Australasian Dental Practice

Saturday, 18 May, 2024

01 Nov 2010 | Australasian Dental Practice

news > Spectrum > Page 42

Sopix digital 'system' optimum solution

Incorporating digital imaging into your practice offers a range of benefits - from more rapid and more accurate diagnosis - to much better case acceptance and trust from patients.


This is the experience of well-known Melbourne Specialist Endodontist and Associate Professor in Endodontics at La Trobe University, Phillippe Zimet, who has incorporated the latest SOPRO digital radiography system into his recently-revamped Dandenong practice.

Dr Zimet has been using digital receptors for radiographs for some time, with the aim of having access to a good quality radiography image to assist with patient diagnosis and treatment planning. He says patients literally marvel at the image, which appears instantaneously on the monitor following exposure of the sensor.

"An objective image provides the information we need to make proper decisions on the correct course of treatment. I was looking for a system that is efficient, predictable and reliably produces a high quality image, while reducing patient exposure to radiation," Dr Zimet said.

After a period of evaluation, Dr Zimet purchased a complete Sopix2 digital system with the Sopix2 digital sensor from French manufacturer, Acteon - SOPRO Imaging, available through A-dec.

"There are some very substantial advantages of direct digital images. If you need information spontaneously, good quality direct digital such as the Sopix2 sensor is unsurpassable. You have the information at your fingertips instantly, which is a big advantage. Sopix2 also provides a consistent image contrast with minimal exposure time of the generator and auto shut-off to prevent over-exposure of the sensor.

"A further advantage is staff acceptance of the direct system as the direct digital image removes one more task in the staff's already busy day. Staff much prefer the direct system to even 'developing' phosphor plates.

"One of the advantages of the rigid sensor is that it produces an undistorted image. The sensor is slightly wider than film, but because the corners are cut off Sopix2 it doesn't affect patient comfort as much as other sensors. The Sopix2 sensor has very high predictability because of the rigidity and high dynamic range of the sensor which allows you to obtain a clear image."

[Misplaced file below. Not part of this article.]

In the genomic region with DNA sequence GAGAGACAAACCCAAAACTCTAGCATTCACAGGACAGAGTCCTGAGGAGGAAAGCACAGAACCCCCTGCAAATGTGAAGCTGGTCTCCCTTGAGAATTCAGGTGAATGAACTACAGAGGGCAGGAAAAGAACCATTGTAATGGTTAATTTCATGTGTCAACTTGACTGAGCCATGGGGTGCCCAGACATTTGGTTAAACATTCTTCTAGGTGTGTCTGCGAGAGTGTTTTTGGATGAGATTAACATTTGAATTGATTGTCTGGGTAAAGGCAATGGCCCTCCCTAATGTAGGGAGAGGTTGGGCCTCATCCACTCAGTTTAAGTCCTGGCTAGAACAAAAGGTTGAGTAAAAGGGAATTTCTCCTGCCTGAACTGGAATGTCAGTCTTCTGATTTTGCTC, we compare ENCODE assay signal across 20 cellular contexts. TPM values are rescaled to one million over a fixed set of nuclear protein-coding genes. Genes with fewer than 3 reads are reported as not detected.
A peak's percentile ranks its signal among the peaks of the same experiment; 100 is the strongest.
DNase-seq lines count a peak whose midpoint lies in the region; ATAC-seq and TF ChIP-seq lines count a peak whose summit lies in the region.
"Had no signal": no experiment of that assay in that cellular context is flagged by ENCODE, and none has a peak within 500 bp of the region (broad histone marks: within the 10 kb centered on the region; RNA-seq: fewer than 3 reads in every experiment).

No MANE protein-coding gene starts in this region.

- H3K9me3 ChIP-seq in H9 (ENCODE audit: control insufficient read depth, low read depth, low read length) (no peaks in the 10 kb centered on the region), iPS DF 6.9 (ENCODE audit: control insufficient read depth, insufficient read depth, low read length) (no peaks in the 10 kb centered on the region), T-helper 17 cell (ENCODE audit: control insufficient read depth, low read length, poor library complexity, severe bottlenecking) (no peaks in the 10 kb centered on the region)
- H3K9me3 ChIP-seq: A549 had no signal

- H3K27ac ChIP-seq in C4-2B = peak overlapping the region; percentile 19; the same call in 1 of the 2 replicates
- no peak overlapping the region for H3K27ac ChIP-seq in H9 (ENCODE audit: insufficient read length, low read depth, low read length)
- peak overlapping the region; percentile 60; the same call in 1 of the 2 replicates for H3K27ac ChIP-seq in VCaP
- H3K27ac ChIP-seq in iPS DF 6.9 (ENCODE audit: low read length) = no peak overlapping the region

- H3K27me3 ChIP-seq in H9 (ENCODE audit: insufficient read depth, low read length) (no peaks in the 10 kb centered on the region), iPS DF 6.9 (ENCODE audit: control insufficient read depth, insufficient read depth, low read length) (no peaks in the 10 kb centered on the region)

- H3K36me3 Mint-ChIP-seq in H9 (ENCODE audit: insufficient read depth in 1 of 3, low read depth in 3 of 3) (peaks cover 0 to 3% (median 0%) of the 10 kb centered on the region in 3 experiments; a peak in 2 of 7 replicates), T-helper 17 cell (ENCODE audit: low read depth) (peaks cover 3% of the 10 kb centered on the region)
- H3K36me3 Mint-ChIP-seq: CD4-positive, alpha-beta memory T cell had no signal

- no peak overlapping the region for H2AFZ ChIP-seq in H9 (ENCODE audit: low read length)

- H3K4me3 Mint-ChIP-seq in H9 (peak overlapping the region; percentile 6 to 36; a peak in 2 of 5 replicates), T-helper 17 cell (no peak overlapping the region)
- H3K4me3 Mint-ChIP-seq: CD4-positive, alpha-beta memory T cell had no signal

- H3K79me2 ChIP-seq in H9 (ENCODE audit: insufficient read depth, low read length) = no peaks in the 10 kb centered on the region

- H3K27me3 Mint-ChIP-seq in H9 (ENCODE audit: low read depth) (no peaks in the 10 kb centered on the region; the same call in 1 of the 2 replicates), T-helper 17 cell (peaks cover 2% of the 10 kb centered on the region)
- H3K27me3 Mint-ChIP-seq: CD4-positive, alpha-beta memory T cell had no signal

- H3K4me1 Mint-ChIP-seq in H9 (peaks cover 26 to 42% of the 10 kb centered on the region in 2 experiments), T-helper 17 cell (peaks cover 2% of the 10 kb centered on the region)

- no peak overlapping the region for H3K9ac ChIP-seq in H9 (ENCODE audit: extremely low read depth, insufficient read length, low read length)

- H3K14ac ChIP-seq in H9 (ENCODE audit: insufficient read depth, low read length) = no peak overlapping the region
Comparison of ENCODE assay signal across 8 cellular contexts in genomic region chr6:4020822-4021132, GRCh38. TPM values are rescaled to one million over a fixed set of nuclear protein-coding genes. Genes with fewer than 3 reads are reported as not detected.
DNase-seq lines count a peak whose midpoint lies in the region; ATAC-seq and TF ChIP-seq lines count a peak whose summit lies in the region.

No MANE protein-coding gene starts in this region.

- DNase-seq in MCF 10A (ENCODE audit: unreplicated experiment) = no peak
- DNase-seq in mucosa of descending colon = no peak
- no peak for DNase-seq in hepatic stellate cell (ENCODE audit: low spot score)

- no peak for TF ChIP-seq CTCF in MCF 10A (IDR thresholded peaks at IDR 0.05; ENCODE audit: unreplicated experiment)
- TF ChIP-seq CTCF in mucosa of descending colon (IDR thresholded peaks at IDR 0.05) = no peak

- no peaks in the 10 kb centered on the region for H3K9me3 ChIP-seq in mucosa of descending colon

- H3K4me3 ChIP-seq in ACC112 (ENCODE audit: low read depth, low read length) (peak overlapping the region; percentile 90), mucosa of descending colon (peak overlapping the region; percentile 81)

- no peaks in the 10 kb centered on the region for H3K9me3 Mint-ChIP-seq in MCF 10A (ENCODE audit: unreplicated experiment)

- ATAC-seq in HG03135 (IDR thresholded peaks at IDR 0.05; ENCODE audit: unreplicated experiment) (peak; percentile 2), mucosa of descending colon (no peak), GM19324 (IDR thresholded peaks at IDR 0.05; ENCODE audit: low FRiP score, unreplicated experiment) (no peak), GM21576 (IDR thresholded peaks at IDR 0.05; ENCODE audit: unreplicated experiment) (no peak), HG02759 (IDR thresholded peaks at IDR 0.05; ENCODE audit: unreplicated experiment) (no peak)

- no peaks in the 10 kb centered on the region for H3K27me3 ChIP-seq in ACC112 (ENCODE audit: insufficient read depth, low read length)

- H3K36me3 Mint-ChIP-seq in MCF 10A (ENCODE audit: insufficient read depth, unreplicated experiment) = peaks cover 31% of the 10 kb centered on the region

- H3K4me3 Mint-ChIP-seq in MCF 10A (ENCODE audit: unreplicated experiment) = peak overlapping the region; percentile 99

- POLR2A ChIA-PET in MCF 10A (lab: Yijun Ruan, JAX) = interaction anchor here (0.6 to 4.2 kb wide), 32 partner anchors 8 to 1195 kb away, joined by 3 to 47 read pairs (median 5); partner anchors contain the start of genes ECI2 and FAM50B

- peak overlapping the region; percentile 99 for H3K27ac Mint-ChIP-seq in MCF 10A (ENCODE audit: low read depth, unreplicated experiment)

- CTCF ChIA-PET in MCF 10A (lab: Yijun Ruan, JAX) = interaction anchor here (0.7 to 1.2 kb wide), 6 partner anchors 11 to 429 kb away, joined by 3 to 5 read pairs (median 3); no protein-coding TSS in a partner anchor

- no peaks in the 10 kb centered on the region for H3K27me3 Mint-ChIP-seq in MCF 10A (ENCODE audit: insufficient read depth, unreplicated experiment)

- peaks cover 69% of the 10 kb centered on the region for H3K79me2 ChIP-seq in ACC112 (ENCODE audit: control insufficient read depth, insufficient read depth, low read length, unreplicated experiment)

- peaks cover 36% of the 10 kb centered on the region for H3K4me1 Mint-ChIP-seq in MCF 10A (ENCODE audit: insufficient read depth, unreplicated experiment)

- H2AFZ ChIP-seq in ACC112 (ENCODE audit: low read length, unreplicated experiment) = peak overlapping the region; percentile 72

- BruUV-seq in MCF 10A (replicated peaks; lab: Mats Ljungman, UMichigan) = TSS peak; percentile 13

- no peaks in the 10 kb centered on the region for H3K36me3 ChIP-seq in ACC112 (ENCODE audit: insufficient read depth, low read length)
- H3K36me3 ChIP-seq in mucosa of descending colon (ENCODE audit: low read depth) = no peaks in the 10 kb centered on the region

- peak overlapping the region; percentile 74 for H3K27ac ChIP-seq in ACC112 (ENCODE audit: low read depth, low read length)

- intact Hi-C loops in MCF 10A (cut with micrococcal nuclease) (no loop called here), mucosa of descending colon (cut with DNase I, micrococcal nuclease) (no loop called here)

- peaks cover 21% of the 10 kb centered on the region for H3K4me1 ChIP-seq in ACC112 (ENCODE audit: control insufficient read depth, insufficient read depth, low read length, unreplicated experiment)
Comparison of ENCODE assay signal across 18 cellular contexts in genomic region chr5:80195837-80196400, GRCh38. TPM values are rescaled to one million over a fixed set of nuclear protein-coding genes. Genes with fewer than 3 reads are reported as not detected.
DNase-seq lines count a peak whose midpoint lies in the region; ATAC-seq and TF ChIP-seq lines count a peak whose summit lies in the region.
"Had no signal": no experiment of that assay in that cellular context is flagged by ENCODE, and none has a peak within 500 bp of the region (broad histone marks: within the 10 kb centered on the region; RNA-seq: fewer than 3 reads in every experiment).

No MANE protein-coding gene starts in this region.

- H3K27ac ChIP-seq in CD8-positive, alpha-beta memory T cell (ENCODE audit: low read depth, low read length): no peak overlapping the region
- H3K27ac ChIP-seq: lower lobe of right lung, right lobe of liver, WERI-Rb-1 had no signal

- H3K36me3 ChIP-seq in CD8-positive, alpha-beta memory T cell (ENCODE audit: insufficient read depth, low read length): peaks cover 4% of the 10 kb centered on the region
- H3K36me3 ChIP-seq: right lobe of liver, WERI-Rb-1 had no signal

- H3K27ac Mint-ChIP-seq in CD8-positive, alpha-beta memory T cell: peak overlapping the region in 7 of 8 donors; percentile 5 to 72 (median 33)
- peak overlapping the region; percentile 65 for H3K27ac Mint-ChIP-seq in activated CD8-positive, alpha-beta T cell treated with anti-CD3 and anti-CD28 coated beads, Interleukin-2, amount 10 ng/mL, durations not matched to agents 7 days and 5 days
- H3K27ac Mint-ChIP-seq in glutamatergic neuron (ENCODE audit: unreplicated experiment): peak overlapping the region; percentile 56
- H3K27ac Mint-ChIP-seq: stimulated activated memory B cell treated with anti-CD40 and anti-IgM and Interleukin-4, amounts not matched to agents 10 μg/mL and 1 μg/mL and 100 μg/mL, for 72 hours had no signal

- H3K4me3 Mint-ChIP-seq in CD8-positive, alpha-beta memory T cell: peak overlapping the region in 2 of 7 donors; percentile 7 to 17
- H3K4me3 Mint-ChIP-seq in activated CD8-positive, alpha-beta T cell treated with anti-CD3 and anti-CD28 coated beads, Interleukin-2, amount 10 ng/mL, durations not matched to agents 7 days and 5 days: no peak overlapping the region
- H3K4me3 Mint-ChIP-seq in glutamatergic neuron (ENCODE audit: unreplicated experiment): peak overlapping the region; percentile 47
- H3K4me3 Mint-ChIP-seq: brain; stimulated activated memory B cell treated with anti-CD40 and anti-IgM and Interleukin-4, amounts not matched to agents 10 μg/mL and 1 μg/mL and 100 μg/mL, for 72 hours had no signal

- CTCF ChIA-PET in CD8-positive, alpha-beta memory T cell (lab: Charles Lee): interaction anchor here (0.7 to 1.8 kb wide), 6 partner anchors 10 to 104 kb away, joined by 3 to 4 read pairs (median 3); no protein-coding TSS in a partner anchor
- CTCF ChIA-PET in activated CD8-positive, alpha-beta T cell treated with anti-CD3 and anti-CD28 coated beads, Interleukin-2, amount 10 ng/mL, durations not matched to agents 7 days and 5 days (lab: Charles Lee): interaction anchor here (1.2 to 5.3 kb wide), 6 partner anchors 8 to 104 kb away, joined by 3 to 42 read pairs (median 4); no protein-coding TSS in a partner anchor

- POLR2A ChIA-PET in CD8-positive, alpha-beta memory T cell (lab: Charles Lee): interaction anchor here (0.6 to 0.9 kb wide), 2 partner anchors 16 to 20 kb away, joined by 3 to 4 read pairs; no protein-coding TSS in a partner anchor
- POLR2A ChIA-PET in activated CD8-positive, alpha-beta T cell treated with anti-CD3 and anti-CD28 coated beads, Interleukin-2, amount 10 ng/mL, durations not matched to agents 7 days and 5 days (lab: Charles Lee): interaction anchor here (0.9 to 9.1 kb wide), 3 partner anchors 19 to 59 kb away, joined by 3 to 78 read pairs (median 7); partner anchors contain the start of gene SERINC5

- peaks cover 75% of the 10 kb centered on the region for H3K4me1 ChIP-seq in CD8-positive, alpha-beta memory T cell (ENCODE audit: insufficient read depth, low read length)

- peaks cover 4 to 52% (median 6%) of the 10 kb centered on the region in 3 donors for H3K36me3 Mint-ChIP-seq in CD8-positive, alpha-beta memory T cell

While the digital sensor is very convenient, there is a learning curve to its implementation. The two major issues were receptor placement and getting used to the smaller image size relative to the sensor size. The phosphor plate has a slightly larger image area so you capture the image on the whole plate. For those who have difficulty adapting to the slightly smaller active area of a direct digital sensor, Sopro also provides the PSP!X phosphor plate system, which provides a larger image area.

Dr Zimet said Sopro can provide an ideal solution for anyone wanting predictable, consistent and comprehensive digital imaging with an integrated system comprising the direct digital Sopix2 as well as the phosphor plate PSP!X system, both running on Sopro Imaging software.

"Psychologically, the PSP!X phosphor plate system is more like a conventional film radiograph as the process is not that dissimilar to conventional X-ray films. An image is taken and then it is developed by the PSP!X scanner and is then displayed on a good quality screen.

"To get a good image with digital or celluloid film, you've got to position the object (tooth or gum), the film, sensor or phosphor plate and generator in an appropriate alignment. If all three are not aligned you will not get a good image.

"For me, it was a matter of finding a method that I could transition my technique from what I was doing previously with film to the digital sensor. Both the direct digital sensor and the phosphor plates are more rigid than traditional film.